Month: January 2019

Performances at L’Abri 2016

  I stumbled upon these videos from a few years ago recorded on my phone and they are too good to let disappear into the past. These are of very dear friends that I met in Switzerland in 2016. And, incidentally, I just painted this Swiss flag:  

Review of Presbyterians in the South, Volume 1: 1607-1861

Presbyterians in the South, Volume One: 1607 – 1861, by Ernest Trice Thompson, Richmond, VA: John Knox Press, 1963, 571 pp. This book is the first of three volumes of Ernest Trice Thompson’s Presbyterians in the South. Thompson (1894 – 1985) himself was a liberal who advocated in his time those terrible positions that have …

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GHC Review 32: Faith and Saving Faith

Faith and Saving Faith, by Gordon H. Clark, Jefferson, MD: The Trinity Foundation, 1983, 132 pp. This is one of the most important of Gordon Clark’s books. He provides definitions for key terms and takes away the ambiguity around the discussions of what faith is and what kind of faith is necessary for salvation. It …

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GHC Review 30: Behaviorism and Christianity

Behaviorism and Christianity, by Gordon H. Clark, Jefferson, MD: The Trinity Foundation, 1982, 106 pp. The writing of this volume started around the time of March 22, 1979 when Gordon Clark wrote to his friend Howard Long saying, “As for the future, one subject I am considering is Behaviorism. So many students come to Covenant …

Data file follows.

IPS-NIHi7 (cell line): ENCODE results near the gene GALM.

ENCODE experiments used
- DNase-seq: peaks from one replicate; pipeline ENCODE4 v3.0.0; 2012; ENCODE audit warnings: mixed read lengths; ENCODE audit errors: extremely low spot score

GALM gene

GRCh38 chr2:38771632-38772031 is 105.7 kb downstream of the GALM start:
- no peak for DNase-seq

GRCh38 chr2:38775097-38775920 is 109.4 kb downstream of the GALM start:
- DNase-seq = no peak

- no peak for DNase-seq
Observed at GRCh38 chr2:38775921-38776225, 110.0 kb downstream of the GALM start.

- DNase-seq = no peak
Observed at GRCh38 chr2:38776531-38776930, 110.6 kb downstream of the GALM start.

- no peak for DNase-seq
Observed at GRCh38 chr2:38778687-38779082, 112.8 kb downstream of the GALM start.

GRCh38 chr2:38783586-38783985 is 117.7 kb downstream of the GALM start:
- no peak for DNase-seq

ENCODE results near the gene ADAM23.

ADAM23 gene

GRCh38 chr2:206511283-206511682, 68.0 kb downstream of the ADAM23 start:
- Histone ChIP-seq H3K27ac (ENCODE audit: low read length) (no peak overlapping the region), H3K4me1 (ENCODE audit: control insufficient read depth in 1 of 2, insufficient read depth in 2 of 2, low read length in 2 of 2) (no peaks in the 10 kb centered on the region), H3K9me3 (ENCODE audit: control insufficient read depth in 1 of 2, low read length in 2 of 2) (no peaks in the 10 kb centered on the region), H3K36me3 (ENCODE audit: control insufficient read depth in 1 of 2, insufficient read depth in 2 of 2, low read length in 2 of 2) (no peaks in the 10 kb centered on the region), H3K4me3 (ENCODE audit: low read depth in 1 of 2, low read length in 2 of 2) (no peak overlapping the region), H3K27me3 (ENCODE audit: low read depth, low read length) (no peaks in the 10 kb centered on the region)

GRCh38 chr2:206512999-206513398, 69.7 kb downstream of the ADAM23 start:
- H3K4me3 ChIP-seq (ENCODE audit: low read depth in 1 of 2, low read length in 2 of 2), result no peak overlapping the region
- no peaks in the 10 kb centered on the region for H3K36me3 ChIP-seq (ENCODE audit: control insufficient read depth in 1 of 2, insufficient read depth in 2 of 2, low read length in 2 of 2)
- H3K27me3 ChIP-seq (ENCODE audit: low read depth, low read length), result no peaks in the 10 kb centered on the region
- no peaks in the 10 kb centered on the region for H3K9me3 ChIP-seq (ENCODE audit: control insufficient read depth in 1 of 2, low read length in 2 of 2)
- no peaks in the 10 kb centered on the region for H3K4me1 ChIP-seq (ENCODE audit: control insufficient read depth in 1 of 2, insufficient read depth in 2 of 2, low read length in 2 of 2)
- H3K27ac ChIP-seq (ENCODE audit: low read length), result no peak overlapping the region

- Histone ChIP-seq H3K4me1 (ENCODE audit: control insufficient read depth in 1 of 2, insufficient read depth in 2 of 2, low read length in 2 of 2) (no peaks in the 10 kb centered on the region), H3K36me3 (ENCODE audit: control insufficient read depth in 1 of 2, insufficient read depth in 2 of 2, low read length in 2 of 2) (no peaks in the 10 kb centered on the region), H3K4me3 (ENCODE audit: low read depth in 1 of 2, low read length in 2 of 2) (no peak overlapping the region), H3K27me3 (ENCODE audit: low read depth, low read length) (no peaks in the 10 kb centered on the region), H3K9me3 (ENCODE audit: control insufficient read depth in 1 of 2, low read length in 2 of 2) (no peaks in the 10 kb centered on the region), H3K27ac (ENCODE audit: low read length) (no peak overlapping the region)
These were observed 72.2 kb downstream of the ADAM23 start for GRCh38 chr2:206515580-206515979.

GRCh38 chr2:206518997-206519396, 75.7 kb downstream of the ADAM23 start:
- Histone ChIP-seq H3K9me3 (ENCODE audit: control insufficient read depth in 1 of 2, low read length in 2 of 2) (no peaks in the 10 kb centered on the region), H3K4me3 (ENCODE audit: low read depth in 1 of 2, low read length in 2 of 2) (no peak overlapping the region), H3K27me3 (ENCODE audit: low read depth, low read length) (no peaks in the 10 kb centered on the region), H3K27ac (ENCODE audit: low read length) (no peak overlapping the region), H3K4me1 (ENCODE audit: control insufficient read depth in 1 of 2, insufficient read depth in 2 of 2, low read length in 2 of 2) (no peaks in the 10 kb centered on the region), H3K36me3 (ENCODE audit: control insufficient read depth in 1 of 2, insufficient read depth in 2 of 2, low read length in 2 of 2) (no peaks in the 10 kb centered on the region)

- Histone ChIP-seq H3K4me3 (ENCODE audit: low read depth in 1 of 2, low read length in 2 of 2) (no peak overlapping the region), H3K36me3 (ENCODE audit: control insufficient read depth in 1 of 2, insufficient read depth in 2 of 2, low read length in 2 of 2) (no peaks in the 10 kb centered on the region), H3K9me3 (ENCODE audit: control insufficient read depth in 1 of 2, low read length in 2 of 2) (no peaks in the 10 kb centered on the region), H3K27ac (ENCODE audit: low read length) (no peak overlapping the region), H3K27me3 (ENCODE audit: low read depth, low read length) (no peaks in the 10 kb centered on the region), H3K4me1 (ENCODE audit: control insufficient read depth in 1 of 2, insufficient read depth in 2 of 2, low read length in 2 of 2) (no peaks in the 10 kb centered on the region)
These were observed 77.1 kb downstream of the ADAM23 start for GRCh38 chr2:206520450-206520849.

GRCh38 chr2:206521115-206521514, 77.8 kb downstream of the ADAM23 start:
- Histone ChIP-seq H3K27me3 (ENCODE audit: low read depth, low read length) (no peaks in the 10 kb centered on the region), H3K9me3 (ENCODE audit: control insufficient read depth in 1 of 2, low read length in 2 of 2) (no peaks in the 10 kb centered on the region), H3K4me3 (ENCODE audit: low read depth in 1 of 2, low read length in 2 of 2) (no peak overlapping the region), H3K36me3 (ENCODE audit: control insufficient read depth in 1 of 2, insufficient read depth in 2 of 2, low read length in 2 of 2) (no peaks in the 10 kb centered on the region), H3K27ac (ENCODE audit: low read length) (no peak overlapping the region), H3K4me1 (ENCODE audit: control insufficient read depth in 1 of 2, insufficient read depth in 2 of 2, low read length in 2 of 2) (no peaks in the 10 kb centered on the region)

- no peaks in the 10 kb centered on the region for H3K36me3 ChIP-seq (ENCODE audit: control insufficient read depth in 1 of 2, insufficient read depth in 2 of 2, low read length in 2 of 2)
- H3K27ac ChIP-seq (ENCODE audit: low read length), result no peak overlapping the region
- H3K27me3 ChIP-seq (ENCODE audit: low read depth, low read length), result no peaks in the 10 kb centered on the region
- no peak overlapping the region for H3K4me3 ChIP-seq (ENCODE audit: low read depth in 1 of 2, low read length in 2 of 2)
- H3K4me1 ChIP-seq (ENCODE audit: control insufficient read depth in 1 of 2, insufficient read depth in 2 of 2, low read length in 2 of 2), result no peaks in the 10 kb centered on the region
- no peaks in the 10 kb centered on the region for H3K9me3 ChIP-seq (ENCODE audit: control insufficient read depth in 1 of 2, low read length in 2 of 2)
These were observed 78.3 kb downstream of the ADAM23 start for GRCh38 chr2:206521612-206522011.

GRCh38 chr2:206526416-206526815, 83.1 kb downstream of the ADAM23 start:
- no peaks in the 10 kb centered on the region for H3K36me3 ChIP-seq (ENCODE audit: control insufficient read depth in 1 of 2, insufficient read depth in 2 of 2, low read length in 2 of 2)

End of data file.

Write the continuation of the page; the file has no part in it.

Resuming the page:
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GHC Review 29: Language and Theology

Language and Theology, by Gordon H. Clark, Phillipsburg, NJ: Presbyterian and Reformed, 1980, 152 pp. Though this volume was printed by Presbyterian and Reformed, it is also labeled as “Trinity Paper No. 1” and says on the back of the first page “Copyright 1979, The Trinity Foundation.” I must think that The Trinity Foundation had …

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List of Trinity Papers

The Trinity Foundation appears to have numbered each of the volumes they’ve published as a series of “Trinity Papers.” The first few books had the number labeled on the front cover. Over time it seems the number was less prominently displayed (on the back cover) or possibly omitted entirely. I’ve been able to accumulate information …

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GHC Review 26: The Concept of Biblical Authority

The Concept of Biblical Authority, by Gordon H. Clark, Phillipsburg, NJ: Presbyterian and Reformed, 1979, 24 pp. Note: This pamphlet was later included in God’s Hammer. Clark was disappointed in the appearance of the pamphlet. He wrote, “I too was disappointed with the appearance of The Concept of Biblical Authority. Craig half apologized, saying that he …

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GHC Review 25: Colossians

Colossians, Another Commentary on an Inexhaustible Message, by Gordon H. Clark, Phillipsburg, NJ: Presbyterian and Reformed, 1979, 136 pp. In this commentary on Paul’s epistle to the Colossians, Gordon Clark seems to use his own translation of the text (p. 68) and gives considerable emphasis to the Greek grammar. It also seems to me that, …

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From Paradox to Contradiction in the Theology of John Murray

Followers of the theology of Cornelius Van Til have long argued that while there are “apparent paradoxes” in Scripture these are not contradictions in the ultimate sense. For example, in The Trinity and the Vindication of Christian Paradox, B. A. Bosserman explains, “When it comes to evaluating apparent contradictions, the believer has every right to …